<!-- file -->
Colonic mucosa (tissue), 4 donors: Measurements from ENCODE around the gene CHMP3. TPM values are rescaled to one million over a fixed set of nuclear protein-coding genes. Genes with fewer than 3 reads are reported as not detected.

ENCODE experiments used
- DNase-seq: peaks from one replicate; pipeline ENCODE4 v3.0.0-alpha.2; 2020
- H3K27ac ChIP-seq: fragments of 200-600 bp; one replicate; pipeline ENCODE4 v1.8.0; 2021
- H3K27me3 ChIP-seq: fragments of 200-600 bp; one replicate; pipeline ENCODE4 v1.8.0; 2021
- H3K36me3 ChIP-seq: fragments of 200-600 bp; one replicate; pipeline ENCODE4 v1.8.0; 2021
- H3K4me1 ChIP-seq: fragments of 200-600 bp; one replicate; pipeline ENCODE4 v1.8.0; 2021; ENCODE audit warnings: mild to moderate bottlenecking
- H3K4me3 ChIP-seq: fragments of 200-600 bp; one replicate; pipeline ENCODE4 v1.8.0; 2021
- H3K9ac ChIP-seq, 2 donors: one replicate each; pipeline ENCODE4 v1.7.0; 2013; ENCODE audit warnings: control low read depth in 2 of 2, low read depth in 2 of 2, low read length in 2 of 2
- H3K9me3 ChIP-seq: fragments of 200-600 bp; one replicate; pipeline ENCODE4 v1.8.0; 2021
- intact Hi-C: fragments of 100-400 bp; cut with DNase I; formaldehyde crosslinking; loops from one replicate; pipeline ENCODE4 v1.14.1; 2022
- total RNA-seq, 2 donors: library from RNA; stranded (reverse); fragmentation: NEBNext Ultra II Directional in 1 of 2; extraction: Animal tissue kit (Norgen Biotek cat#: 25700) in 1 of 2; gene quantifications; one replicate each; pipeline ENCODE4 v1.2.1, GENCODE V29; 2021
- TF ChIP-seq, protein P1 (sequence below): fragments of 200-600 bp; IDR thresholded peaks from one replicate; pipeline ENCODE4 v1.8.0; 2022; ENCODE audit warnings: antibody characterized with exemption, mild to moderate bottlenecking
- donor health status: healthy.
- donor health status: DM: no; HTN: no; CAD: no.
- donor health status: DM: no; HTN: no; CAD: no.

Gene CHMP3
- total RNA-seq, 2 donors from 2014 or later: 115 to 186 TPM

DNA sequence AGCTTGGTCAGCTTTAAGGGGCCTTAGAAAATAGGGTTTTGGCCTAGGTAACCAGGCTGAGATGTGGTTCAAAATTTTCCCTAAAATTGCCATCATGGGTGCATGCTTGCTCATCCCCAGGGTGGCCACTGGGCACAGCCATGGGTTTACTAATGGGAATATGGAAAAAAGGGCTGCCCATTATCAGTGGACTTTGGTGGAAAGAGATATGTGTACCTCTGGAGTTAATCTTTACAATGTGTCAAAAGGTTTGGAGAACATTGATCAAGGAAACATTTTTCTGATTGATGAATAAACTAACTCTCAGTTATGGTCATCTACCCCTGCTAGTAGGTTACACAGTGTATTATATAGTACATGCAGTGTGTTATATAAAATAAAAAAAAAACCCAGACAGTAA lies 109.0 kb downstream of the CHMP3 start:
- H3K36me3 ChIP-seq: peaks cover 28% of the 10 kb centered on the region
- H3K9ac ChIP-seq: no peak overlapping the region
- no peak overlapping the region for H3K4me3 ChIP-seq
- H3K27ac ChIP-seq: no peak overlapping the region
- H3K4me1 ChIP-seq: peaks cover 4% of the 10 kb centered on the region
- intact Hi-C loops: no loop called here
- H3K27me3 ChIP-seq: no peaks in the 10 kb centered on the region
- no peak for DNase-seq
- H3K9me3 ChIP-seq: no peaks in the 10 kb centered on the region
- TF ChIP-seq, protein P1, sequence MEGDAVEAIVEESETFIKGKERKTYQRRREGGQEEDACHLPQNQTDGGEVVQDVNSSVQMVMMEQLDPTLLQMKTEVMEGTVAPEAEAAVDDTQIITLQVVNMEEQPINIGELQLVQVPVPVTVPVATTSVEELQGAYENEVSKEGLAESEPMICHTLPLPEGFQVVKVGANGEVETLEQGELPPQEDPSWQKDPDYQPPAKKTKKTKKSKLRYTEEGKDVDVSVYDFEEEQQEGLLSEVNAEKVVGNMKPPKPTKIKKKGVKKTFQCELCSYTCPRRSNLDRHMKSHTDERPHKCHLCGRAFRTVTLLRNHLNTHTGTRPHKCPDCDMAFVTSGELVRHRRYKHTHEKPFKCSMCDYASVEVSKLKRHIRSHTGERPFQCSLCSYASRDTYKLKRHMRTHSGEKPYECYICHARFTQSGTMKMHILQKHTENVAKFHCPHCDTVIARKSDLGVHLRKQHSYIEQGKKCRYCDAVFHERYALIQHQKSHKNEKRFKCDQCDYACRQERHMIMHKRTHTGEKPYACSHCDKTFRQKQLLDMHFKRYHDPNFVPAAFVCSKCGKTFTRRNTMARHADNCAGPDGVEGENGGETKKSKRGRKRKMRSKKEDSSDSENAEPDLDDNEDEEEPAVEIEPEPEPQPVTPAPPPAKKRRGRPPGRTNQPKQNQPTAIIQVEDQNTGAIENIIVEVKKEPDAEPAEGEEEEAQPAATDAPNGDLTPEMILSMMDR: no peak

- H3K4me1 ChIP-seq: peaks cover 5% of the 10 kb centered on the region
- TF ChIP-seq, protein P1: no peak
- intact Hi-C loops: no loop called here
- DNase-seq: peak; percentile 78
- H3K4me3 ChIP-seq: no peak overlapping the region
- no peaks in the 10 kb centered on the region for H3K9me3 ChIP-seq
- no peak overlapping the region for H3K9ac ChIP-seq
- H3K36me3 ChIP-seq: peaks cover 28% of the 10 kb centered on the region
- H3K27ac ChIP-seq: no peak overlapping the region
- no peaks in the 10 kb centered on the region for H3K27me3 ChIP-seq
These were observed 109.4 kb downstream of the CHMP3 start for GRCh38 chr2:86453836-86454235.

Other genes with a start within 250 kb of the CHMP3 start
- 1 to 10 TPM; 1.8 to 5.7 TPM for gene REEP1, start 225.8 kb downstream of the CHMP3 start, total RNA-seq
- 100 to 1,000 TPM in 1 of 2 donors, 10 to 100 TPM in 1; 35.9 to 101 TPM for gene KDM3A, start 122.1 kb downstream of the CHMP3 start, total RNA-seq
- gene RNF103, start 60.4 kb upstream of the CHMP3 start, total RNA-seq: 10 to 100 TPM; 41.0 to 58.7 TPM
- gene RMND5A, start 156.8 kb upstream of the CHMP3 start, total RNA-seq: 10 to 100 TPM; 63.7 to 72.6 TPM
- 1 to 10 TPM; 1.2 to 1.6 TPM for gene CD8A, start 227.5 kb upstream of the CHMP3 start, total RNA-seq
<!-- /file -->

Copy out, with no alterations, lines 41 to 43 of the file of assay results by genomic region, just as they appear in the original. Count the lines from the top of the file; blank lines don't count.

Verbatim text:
Other genes with a start within 250 kb of the CHMP3 start
- 1 to 10 TPM; 1.8 to 5.7 TPM for gene REEP1, start 225.8 kb downstream of the CHMP3 start, total RNA-seq
- 100 to 1,000 TPM in 1 of 2 donors, 10 to 100 TPM in 1; 35.9 to 101 TPM for gene KDM3A, start 122.1 kb downstream of the CHMP3 start, total RNA-seq